Covert Cult of Death by Low EstateRelease date: October 22, 2017
Label: The Flenser
One of the more challenging aspects of living in New York is the inevitable subway ride with an irate homeless person. Daily commuters can expect such encounters at least once per month. The homeless are more dangerous than the other subway scourge, preachers, but also a lot more sympathetic even at their most bile filled. Today it is a woman storming up and down the aisle vacillating between some seemingly poignant observations about god and furious racist tirades. I feel bad. I kind of want to give her a hug. But that’s not an option here (white males like me just shut the fuck up or shit gets worse). So, I detach mentally. But that’s not easy to do. I need music that is all consuming, that won’t be ignored, that is even more violent, unpredictable and ultimately more demanding of my attention than anything else around me. Fortunately, I have Low Estate’s Covert Cult of Death to review.
This album is a grower. A first listen, it’s a very good blend of power metal, some of the more violent aspects of Chicago punk (think Jesus Lizard or Shellac) and technical death metal. But listen a few times and the genius of what’s created here really emerges. This is music stripped into its most raw and basic elements. There is no flash, pretention, or indulgence here. The songs are short, to the point and there are no wasted notes or noodling. The band has one job to do: to crush. Sure, there are one or two moments of melody on the album, but they only exist to lull the listener into a feeling of security so to be crushed again. Crushed and smashed.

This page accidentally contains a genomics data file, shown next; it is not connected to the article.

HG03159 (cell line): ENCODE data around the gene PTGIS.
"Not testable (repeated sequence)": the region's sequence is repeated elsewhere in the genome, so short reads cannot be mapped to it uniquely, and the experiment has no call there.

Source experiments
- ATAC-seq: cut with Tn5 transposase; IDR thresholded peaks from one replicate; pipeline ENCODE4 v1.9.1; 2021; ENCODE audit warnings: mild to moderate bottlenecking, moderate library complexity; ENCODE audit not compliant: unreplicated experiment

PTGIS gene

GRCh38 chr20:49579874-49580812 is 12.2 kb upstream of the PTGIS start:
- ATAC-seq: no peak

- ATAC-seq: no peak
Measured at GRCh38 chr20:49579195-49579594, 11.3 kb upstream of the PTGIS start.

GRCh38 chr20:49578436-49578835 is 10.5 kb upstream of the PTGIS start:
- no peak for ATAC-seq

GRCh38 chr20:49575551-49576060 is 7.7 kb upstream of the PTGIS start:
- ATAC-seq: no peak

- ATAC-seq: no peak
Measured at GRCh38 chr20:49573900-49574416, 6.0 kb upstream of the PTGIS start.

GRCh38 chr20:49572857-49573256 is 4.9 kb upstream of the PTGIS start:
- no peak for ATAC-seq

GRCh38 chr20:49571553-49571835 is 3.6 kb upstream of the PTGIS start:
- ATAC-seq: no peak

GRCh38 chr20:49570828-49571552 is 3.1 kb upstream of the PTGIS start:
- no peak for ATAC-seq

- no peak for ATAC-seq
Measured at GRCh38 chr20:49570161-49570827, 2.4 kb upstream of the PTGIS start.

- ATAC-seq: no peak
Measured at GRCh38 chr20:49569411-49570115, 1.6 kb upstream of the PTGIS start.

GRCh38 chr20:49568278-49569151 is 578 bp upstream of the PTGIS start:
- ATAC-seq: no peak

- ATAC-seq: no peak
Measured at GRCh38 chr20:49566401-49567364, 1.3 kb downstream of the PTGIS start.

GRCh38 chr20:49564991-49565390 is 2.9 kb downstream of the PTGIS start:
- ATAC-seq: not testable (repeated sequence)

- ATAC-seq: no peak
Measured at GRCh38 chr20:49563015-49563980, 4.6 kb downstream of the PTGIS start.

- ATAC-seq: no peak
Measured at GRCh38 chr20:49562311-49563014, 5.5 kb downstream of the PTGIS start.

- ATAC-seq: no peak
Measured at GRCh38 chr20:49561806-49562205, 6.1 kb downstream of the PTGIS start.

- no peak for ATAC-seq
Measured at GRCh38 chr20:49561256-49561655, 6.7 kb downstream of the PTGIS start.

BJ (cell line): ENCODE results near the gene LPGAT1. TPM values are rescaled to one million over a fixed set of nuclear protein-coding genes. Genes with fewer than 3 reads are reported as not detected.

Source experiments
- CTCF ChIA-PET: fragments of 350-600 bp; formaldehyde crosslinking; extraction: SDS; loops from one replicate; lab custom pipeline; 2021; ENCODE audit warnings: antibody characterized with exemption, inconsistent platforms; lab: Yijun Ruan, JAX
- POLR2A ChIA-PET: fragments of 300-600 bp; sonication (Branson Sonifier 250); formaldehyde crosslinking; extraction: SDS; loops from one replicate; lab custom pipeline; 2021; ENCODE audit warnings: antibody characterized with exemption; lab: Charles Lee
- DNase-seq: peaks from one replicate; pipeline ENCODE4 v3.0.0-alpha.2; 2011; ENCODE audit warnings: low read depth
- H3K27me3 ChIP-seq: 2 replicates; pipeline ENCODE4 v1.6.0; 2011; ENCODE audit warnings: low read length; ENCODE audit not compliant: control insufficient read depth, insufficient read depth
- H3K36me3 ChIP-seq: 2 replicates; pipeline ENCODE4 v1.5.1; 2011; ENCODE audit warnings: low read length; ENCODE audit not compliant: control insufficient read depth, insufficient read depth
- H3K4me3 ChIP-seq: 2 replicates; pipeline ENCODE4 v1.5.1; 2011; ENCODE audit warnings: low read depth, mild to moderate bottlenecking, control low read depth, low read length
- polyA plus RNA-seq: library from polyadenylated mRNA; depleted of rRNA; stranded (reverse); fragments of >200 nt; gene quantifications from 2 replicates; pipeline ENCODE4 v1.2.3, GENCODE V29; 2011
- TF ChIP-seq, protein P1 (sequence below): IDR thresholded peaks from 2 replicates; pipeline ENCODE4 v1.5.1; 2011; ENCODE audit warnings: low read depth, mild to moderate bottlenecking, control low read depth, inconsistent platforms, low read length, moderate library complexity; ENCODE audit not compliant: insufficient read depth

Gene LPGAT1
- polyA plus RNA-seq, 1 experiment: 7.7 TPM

It’s also a grower in that the songs get better as the album progresses. The listener hears more chances taken in songwriting and more divergences from any kind of traditional metal, more musical twists and turns. There are moments of pure metal rage followed by…well…more metal rage, but with very different layers and bass/drum/guitar/vox interplay. It is actually a hugely imaginative record.
Riffs are the core here; big, aggressive, riffs made to saw your head off. They are natural, and understandable, though (doesn’t everyone want to saw people’s heads off?), which is probably a function of the fact that the band has a guitar player playing bass and a bass player playing guitar. There is some use of effects, but they are not your usual fuzz and flangers. Instead they tend to be rather haunting spacious reverbs that turn even the softer more melodic moments into something haunting and uncomfortable. Again, for a record that claims to be rooted in punk, there is a lot of experimentation here.
And this is because Low Estate is a bit of a metal supergroup made up of members of Red Sparowes and Made Out of Babies (Brendan Tobin), This is Year One (Jimmy Hubbard, Geoff Garlock) and Sannhet (Chris Todd). Moreover, there are numerous guest appearances, so the final product was a collaborative effort on the part of many. It’s also a band that is split between Brooklyn and Austin Texas, which may explain why the album feels so focused and well edited. The band had limited time together and so had to always make the most of scarce resources.
My favorite song on the record is ‘R-Complex’, which is also the strangest, and is probably the most influenced by Chicago punk and thrash, something that is especially evident in the bass/guitar interplay and caustic metallic sound of the instruments.
Unfortunately, the band won’t be able to tour much, so we can only listen to the album and imagine what a blistering experience the live show would be.
This album rocks. Buy it.